Articles

Daily articles carefully curated by the All About Jazz staff. Read our popular and future articles.

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Album Review

Dustin Laurenzi's Natural Language: A Time And A Place

Read "A Time And A Place" reviewed by Mark Corroto


When Chicago tenor saxophonist Dustin Laurenzi dedicates a song “Albert" on A Time And A Place to the the Holy Ghost of the avant- garde, Albert Ayler, he doesn't follow what most impersonators do and scream “ALBERT" at you. He builds upon a simple melody pattern (Ayler-like) patiently magnifying the intensity and fervor. Unlike Ayler, whose music hinted he wouldn't live long (he died at 34), Laurenzi's invocation maintains an equanimity within the eruption. That's just Laurenzi being Laurenzi.

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Album Review

Dustin Laurenzi: Snaketime: The Music Of Moondog

Read "Snaketime: The Music Of Moondog" reviewed by Mark Corroto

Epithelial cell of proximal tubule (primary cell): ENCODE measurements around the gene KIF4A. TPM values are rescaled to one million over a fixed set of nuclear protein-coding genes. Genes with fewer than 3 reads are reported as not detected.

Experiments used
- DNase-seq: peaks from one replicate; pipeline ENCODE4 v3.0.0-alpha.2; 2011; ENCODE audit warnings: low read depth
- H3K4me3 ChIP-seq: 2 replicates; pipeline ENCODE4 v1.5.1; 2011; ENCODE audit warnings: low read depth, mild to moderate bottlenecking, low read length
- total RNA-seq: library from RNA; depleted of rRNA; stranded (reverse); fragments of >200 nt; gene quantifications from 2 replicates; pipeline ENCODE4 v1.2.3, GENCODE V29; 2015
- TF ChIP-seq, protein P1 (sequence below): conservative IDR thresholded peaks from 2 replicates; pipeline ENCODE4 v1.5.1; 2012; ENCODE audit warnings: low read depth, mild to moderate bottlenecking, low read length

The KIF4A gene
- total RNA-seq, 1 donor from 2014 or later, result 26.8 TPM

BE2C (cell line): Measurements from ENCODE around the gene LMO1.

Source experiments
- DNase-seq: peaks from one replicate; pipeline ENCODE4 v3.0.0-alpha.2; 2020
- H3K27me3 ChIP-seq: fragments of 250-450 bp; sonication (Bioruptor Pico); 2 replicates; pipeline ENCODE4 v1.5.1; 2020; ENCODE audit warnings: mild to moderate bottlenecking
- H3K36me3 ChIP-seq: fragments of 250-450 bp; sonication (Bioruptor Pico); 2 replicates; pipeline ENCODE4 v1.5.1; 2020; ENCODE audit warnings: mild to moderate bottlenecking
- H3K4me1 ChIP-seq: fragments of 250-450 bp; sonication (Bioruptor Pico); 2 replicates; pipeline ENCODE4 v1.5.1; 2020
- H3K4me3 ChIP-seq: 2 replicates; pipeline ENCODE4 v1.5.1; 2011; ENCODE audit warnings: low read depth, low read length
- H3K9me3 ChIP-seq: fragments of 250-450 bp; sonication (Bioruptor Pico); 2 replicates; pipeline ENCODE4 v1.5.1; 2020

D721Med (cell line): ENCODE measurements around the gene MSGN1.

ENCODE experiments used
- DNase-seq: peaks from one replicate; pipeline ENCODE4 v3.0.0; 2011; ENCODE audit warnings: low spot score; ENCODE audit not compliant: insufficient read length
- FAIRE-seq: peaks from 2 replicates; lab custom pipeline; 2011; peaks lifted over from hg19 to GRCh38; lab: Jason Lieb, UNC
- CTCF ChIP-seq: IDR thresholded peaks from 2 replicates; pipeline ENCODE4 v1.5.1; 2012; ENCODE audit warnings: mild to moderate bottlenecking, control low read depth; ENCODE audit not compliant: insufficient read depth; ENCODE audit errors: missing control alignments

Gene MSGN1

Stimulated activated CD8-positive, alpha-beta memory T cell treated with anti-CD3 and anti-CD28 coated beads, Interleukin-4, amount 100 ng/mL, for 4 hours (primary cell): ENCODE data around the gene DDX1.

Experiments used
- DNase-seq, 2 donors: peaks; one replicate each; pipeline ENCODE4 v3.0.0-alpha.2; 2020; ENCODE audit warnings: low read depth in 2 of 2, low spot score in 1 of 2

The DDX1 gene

Many genius artists have been labeled as freaks or lunatics because they didn't conform to the standards of civil society, let alone the codes of behavior for musicians. Thelonious Monk, Rahsaan Roland Kirk and Sun Ra are obvious examples of brilliant creators whose music endures and is celebrated. Add to that list Louis Thomas Hardin (1916-1999) aka Moondog. The blind composer-musician could often be found on 6th Avenue in New York dressed as a Viking, selling his music and poetry. ...

4

Album Review

Dustin Laurenzi: Natural Language

Read "Natural Language" reviewed by Mark Corroto


The first thing you notice about saxophonist Dustin Laurenzi is that he is an old soul. Not that he's old, he and bandmates guitarist Jeff Swanson, bassist Mike Harmon, and drummer Charles Rumback, are the next generation in Chicago's creative jazz tradition. It's his music that fits within the definition of old soul. It is comfortably easy to inhabit while avoiding being mainstream, patient with far-reaching wisdom that exhibits compassion and a certain inner peace. Ok, I know this is ...

4

Album Review

Dustin Laurenzi: Natural Language

Read "Natural Language" reviewed by Hrayr Attarian


With his sonorous tone and his watershed style, tenor saxophonist Dustin Laurenzi is one of the most promising emergent talents on the Chicago scene. With his various ensembles, in a few short years, he has recorded handful of uniformly exciting sessions. Their trademark is their foothold in the jazz tradition while simultaneously flirting with a freer more modern sound.On his Natural Language Laurenzi and his quartet interpret seven of his fluent and intriguing originals. The individual expressions of ...


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